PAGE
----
A report published by aviation consulting firm Asian Sky Group (ASG) says that the number of business jets in the Asia Pacific grew 15% to 647 aircraft in 2014, but that 2015 will be a tough year for the region’s biggest market, China.
The report, an advanced copy of which was supplied to Flightglobal, says that 2014 was an especially good year for Gulfstream, with the American manufacturer delivering 30 new jets into the Asia Pacific.
The most popular additions in the region were the Gulfstream G550 and G450, the Bombardier Global 6000, and the Dassault Falcon 7X.
Pre-owned aircraft had a bad 2014, however, with sales activity down about 50% from a year earlier.
The report focuses on Greater China, North Asia, and Southeast Asia, but excludes Australia, New Zealand, and India.
Overall, Gulfstream, with a 30% market share, and Bombardier, with 26%, remain the dominant players in the region as measured by number of airframes. Still, other manufacturers saw their number of airframes based in the region grow.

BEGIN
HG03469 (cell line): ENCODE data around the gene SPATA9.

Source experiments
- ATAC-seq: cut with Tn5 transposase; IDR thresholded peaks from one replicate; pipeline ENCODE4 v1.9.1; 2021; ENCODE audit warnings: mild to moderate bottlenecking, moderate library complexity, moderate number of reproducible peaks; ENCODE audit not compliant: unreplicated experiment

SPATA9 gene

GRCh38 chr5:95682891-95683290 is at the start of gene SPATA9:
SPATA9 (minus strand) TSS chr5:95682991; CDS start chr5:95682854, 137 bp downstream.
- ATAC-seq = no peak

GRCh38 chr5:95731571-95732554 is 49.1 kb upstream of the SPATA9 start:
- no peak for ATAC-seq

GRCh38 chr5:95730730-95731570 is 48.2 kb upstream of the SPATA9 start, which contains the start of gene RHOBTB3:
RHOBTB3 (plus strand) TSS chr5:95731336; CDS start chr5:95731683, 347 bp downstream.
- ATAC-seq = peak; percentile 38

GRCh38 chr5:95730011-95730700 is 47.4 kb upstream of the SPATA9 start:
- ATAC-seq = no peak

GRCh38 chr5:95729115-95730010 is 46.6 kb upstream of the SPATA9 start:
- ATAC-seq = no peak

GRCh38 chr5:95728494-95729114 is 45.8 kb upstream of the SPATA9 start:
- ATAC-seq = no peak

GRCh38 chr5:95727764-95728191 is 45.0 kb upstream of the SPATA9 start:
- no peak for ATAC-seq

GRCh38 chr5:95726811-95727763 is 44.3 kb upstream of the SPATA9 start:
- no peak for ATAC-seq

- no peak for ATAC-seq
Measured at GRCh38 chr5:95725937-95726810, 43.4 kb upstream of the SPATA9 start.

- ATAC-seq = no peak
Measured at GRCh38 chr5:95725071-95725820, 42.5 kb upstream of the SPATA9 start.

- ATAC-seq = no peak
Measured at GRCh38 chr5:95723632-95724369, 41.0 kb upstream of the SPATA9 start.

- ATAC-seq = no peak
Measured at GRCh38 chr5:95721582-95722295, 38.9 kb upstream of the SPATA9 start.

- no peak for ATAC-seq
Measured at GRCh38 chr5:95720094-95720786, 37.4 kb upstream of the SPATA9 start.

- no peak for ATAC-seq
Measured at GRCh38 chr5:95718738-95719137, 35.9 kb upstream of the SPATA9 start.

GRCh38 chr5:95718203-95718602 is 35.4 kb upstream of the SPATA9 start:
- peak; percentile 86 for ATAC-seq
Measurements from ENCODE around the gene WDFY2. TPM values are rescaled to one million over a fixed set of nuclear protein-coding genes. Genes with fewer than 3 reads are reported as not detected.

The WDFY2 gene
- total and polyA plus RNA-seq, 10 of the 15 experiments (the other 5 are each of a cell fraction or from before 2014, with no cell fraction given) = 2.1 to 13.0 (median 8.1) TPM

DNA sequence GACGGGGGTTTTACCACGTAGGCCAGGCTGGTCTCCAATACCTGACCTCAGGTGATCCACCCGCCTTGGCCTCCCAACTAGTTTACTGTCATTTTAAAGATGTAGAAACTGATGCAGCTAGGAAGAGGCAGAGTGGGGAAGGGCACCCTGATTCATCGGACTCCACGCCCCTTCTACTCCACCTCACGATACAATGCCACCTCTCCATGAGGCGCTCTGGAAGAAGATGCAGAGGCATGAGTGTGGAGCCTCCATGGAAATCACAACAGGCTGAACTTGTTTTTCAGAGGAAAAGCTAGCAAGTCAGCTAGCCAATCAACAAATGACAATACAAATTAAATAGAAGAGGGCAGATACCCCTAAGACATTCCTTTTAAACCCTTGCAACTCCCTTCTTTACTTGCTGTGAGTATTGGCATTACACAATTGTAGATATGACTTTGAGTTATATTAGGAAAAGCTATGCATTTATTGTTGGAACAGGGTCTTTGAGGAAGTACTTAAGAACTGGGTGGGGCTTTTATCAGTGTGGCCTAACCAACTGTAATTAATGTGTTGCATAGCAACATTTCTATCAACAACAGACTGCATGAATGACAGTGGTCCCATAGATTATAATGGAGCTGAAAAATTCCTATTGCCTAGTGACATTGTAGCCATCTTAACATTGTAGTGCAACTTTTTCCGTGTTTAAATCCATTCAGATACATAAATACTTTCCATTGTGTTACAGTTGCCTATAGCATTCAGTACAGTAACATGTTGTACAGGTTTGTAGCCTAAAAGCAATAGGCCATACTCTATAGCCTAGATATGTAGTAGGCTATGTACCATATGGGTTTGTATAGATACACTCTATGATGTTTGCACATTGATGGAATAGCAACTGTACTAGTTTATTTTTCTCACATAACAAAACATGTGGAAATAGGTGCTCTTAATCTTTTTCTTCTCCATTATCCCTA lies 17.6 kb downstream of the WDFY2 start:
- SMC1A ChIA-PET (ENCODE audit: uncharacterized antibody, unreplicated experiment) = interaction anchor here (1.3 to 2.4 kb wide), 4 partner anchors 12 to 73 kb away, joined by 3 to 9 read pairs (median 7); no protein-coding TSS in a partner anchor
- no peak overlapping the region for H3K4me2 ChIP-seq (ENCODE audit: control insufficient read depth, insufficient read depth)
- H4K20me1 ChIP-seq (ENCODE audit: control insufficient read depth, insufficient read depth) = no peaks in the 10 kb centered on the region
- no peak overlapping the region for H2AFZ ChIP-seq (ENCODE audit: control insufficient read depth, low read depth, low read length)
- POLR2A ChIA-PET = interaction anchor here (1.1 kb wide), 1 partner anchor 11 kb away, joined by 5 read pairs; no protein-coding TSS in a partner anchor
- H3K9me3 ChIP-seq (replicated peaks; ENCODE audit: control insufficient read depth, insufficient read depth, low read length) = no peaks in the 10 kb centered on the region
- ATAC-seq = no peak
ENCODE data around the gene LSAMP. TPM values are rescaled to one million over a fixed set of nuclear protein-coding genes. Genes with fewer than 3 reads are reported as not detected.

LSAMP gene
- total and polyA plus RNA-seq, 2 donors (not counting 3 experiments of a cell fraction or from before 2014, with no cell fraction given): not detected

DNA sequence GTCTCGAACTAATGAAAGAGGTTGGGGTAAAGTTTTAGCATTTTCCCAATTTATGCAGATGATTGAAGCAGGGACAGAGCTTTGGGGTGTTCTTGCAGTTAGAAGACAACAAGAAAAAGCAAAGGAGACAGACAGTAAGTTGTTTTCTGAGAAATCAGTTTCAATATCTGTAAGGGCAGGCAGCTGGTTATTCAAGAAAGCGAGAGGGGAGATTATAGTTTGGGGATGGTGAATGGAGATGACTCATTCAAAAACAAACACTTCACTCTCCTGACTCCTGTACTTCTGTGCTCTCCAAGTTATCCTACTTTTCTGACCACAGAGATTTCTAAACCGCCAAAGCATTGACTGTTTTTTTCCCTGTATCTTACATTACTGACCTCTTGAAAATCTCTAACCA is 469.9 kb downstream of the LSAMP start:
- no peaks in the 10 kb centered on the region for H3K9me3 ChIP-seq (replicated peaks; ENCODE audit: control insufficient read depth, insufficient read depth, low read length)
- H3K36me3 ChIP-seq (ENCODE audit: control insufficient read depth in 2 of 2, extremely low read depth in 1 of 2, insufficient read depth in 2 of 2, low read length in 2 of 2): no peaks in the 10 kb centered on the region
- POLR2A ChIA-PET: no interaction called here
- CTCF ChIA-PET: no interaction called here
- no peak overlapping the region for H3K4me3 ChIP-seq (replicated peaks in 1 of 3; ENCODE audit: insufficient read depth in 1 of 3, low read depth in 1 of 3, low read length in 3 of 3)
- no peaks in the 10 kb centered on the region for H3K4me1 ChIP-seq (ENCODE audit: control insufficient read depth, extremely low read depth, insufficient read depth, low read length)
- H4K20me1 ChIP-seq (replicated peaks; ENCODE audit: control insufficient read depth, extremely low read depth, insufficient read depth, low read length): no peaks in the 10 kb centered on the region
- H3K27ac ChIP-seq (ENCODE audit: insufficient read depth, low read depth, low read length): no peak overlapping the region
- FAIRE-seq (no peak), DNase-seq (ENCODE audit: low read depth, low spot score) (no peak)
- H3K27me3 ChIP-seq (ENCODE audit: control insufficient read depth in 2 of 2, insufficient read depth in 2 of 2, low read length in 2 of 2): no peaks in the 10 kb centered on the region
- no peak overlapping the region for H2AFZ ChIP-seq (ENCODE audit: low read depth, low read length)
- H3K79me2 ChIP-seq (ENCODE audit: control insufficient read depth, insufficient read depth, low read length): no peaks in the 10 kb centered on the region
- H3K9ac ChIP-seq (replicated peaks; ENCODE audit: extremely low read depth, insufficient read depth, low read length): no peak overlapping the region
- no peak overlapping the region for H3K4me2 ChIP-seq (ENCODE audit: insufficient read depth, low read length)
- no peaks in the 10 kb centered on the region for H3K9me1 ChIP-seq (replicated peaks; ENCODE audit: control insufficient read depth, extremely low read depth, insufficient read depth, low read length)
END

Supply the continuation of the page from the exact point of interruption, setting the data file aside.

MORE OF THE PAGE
ASG adds that the USA’s “N” registration remains the most popular for aircraft operating in the Asia Pacific, representing 24% of the region’s business jets.
As for Greater China, which represents 40% of the region’s private jets, ASG indicates that growth was good in 2014, but had slowed from previous years.
Boeing and Embraer, which have among the smallest market shares in Greater China, were the only manufacturers that saw more of their aircraft enter the market in 2014 than in 2013. As for deliveries of new aircraft, however, Gulfstream, Bombardier, Cessna, and Boeing all delivered more new aircraft into Greater China in 2014 than in 2013.
“Of note is also the small 2014 net growth in the Light and Very Light size categories,” says ASG. “This is directly attributable to the opening up of the lower airspace across China which is in turn encouraged growth in the flight training sector. The only category which has seen a declining growth year on year 2012 through 2014 is the Medium size category.”
ASG sounds a note of warning about 2015 in Greater China. It points to a 30 aircraft overhang in the market of business jets ordered by local lessors, but which have yet to find customers.
“A major influence on new aircraft deliveries by OEMs in 2015 will be the existing backlog with the Chinese leasing companies,” says ASG.
“Between the five main Chinese business jet leasing companies, there exists roughly 30 new aircraft either delivered and unsold or due to be delivered in 2015 hanging over the market. These new aircraft will in particular present significant market challenges to Gulfstream and Bombardier throughout the year as both these OEMs and leasing companies compete for the same base of dwindling potential buyers.”
The ASG report will be released at the ABACE show in Shanghai.